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COSEWIC Assessment and Update Status Report on the Bolander’s Quillwort in Canada


Habitat Requirements

Isoetes bolanderi grows in unshaded, upper subalpine to alpine ponds and small lakes. Both Canadian sites occur within the Upper Subalpine Ecoregion (Achuff et al. 2002), with the Summit Lake site at 1950 m and the historic, Carthew Lakes site at 2200 m. Isoetes bolanderi sites appear to be associated with clear, oligotrophic water supporting little or no associated vegetation within Isoetes stands. The water at Summit Lake is somewhat calcareous (pH 7.3), but was the least basic of 21 lakes with pH values examined during 2002 and 2003, which ranged from pH 7.4 to 9.1 (Appendix 1). The substrate around Isoetes roots, a 3-14 cm layer of silt and silty-sand over a coarser sand, is likely more acidic than pH 7.3. Isoetes bolanderi plants appear to occupy most of the bottom of Summit Lake and occur in shallow water to a depth of at least 1.5 m (Smith and Bradley 2003).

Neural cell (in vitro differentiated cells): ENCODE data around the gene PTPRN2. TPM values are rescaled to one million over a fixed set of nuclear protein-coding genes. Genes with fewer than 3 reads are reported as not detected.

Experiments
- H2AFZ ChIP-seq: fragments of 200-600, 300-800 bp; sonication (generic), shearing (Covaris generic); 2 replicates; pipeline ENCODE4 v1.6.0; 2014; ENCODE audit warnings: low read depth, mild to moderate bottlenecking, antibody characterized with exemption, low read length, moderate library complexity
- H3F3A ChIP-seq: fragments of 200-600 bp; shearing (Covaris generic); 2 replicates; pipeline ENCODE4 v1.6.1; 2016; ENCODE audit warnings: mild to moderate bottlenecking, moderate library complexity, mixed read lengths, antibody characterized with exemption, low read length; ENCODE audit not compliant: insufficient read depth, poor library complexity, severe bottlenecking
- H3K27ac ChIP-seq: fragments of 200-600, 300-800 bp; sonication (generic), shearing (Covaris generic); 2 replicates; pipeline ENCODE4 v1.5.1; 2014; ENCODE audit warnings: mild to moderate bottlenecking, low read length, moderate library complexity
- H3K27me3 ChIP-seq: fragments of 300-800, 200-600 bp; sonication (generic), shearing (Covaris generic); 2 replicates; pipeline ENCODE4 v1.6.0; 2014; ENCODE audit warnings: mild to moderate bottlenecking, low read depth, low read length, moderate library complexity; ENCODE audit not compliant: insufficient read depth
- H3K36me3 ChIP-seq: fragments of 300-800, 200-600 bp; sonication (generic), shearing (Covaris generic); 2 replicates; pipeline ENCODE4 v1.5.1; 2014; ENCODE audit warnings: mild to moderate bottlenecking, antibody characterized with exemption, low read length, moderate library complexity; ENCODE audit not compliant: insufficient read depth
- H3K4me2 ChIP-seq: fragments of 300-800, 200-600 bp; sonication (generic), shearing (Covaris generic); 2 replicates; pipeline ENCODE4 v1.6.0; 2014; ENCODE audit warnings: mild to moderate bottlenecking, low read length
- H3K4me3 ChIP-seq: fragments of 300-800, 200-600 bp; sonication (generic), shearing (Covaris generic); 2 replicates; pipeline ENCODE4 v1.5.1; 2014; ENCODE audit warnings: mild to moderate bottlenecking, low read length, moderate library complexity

Habitat Trends

The subalpine habitat of Isoetes bolanderi in Canada apparently has been stable for many decades. However, in recent decades, the forests on the slopes surrounding Summit Lake have changed due to the death of many whitebark pine (Pinus albicaulis) from white pine blister rust (Cronartium ribicola), an introduced disease. No effect on the I. bolanderi population has been noted.

The Summit Lake population occupies a relatively stable, shallow-water situation and is not directly affected by an inlet stream, intensive wave action or other dynamic site elements. Physical impact by large ungulates has been noted but these appear to be localized events. No water level controls are present.

It is not known if habitat change was involved in the extirpation of the Carthew Lakes population. The status and trend of Isoetes bolanderi habitat in the USA is unknown.

Habitat Protection/Ownership

The existing and historically known locations of Isoetes bolanderi in Canada are entirely within Waterton Lakes National Park and the species is protected by the Canada National Parks Act and Regulations, which provide for the protection of flora, including prohibiting removal, damage or destruction of plants. Isoetes bolanderi has been identified as a special feature within Waterton Lakes National Park (Achuff 1997) and has been recognized for special consideration in planning and environmental assessment, including the most recent Park Management Plan (Parks Canada 2000).